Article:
When our son was a baby, he required oxygen and a monitor.  I will never forget the first time I stopped at a fast food restaurant to use the bathroom. I could not roll the stroller into the stall.  I will spare you the details of how I overcame this, but I will tell you that I now know every clean family bathroom from Vero Beach to Nemours Clinic in Orlando. 

4.    Make Plans for Obtaining a Passport:

If a passport is needed, you will need to plan ahead.  Just getting the passport photo can be an obstacle.  I recommend calling ahead to determine the best time to have the photo taken.  You will minimize waiting.   We also learned that t-shirts with writing cannot be worn in passport photos.  It was complete mutiny when we had to reverse Wyatt’s shirt for the photo.

Calling ahead also applies for turning in your application.  I called the local passport office at the Clerk of Courts to explain my son’s challenges and asked when was the best time for my husband and I to stop by with our son to submit the application.  The staff was incredibly kind and accommodating.   They recommended a time that was their least busy time of day.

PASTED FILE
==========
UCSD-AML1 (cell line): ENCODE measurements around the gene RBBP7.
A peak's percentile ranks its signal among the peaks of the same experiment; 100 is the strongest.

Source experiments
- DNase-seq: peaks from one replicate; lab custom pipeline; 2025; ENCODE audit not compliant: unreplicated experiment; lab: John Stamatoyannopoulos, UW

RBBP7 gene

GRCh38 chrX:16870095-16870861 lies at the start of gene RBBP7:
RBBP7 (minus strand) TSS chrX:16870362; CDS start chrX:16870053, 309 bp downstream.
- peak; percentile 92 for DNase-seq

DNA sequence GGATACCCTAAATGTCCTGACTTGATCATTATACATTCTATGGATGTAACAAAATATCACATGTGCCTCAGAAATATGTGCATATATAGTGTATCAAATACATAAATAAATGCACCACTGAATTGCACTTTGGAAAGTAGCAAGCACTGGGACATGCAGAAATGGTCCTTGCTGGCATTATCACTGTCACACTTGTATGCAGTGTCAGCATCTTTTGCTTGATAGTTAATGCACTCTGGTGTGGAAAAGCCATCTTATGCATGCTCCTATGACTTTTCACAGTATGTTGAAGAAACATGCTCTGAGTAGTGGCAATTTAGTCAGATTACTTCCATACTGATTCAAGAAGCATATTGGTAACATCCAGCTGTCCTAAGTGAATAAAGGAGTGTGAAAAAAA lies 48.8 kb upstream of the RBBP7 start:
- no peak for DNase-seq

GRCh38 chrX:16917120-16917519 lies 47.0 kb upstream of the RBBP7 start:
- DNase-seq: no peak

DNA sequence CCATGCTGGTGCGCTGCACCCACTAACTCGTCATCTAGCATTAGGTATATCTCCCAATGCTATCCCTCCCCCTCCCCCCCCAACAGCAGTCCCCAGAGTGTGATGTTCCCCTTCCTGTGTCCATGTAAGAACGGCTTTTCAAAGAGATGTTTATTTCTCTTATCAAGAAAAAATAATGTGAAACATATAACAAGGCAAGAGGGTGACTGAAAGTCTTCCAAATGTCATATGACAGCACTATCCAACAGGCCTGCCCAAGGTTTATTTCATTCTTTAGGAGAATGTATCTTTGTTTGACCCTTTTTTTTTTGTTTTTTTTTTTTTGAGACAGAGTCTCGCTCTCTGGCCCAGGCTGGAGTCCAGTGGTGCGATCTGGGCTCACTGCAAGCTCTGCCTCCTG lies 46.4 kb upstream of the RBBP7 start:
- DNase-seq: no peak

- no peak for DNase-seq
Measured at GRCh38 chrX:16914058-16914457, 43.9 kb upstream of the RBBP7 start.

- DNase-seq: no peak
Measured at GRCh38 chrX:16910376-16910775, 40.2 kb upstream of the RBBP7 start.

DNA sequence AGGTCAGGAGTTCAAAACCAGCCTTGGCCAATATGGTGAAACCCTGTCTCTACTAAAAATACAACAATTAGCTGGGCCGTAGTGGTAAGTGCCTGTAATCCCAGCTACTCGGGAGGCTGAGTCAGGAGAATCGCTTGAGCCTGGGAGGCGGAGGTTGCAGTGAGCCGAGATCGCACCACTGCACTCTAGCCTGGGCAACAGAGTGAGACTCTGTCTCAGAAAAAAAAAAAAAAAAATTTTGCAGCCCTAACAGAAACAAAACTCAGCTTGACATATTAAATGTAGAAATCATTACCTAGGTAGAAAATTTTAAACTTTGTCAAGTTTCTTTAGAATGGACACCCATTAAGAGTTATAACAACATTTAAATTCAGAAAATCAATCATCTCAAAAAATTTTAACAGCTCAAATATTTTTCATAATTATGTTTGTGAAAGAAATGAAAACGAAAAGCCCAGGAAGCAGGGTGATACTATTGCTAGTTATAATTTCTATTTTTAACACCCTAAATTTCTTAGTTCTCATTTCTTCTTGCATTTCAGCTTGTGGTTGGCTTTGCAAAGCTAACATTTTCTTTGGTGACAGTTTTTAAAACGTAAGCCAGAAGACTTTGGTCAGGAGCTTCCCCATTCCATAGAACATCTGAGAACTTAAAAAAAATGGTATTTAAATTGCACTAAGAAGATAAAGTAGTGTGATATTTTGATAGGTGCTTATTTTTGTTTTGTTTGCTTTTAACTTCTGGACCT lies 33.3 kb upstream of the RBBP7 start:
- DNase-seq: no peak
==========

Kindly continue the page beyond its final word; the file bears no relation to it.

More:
Last, but not least, be sure to allow time for the passport to be processed before your scheduled trip.  To learn more about applying for a pass port visit:http://travel.state.gov/passport/get/minors/minors_834.html

5.    Anticipate Road Blocks :

Many children with SID challenges have issues with loud noises.  Try ear phones or an iPod.  They can provide calming music or familiar noises to distract your child.  We carried around a large head phone set for several years.  They helped our son overcome his fear of going into the school cafeteria.  Work these strategies into points six and seven.

6.    Create a Visual Map  Schedule or Story Board for Your Child: